There are so many myths in the Satan story that resonate with me: his determination (in Milton’s version) to be the king of hell and make the best of his miserable circumstances. He had a pretty amazing life as the arch-angel Lucifer, and then suddenly he’s stuck in the muck and has no idea how to be devilish, so he teaches himself. The story of getting Eve to eat the fruit is the culmination of his ability to fulfill his destiny to be the worst guy in town.

Eve’s myth resonates with me because I read it as a charming story of feminist awakening. I think what’s interesting about all these myths and others–Job, Arachne, Pandora, Icarus, Midas, Orpheus and Eurydice–is that they’re all built around fallibility. The human condition is to be uncertain, anxious, and eager for experience. Most of the myths become background for reading material that contains emotional content disguised as storytelling, so it’s easy to find something resonant in my own story of becoming a proper human as long as I keep reading. 

TT: In closing, what are you working on now and what excites you most about this project?

DM: I’m working on collaborations with other artists. The first and most important one is a poetry cycle connected to Dante’s Commedia. The poems are process art: reading and responding to the reading is part of the work necessary to doing good work. But I’m not reading alone–I’m reading the Commedia (forever) with two other artists, and that is an equal if not the primary collaboration. Over time, I’m connecting to Dante the poet and Dante the pilgrim.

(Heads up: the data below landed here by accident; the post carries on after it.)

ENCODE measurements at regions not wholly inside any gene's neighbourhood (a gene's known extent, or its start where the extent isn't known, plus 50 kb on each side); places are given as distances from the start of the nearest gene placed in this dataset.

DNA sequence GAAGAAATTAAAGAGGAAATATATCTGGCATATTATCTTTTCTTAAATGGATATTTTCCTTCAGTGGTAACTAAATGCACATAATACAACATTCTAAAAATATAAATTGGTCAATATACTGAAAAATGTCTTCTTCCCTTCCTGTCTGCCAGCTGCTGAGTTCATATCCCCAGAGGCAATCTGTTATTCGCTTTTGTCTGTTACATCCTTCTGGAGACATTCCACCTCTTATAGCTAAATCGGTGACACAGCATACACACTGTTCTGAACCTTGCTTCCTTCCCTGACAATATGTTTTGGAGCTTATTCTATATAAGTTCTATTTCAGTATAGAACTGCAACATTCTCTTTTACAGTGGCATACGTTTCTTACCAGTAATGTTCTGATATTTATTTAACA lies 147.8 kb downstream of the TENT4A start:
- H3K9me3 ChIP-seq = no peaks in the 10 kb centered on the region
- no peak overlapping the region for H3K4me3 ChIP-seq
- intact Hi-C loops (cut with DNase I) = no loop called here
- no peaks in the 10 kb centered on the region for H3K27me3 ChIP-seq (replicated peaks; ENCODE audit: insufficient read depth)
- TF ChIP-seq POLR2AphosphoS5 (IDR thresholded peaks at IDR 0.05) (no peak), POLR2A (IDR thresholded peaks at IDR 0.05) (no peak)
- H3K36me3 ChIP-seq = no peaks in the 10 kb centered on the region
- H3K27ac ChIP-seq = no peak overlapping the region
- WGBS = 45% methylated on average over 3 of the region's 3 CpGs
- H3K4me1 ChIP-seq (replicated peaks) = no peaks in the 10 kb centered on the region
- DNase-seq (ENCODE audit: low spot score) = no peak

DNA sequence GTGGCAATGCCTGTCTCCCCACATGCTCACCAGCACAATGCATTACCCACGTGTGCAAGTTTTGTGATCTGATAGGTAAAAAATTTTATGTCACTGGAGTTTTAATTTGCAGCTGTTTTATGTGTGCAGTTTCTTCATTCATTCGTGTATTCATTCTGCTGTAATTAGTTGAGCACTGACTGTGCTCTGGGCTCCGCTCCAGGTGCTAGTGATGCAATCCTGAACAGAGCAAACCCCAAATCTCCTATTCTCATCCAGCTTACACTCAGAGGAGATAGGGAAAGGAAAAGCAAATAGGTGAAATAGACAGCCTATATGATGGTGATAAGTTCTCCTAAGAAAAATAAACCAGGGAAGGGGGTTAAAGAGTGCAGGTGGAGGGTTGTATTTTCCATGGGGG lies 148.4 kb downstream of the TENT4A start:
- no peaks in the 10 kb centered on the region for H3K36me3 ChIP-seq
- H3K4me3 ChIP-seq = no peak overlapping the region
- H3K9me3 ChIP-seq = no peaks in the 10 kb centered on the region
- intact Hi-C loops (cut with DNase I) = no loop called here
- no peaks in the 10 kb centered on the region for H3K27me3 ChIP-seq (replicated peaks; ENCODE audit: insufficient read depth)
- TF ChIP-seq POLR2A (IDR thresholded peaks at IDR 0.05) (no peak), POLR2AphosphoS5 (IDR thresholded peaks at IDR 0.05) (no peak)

Now add to this three more collaborations. I’m working with a chamber ballet on a long-term project that will include multiple parts, but in short I’m going to rehearsals and taking notes, waiting for a trigger that sets in motion a new poem, and contemplating how to use the prose. It’s a ongoing commitment, and the next part promises to push my brain in new directions.

I’m also working with musicians to invent new ways of creating sound together, and this is slow, intense work–it involves cultivating my voice and speech techniques while figuring out how to improvise, sample, and listen. It’s sort of like being in the moon canto in Dante’s Paradiso. The most straightforward collaboration is with a visual artist, but we haven’t figured out how to work together yet. Each thing is its own new language and has its own form, but all of it is unexpected. I’m lost a lot of the time, which is exciting because it means I’m scrambling and pushing my limits, so when something clicks in the tiniest way, it feels like a surprise and a major achievement.

Tiffany Troy is the author of Dominus (BlazeVOX [books]) and co-translator of Santiago Acosta’s The Coming Desert /El próximo desierto (forthcoming, Alliteration Publishing House), in collaboration with Acosta and the 4W International Women Collective Translation Project at the University of Wisconsin-Madison. She is Managing Editor at Tupelo Quarterly, Associate Editor of Tupelo Press, Book Review Co-Editor at The Los Angeles Review, and Assistant Poetry Editor at Asymptote.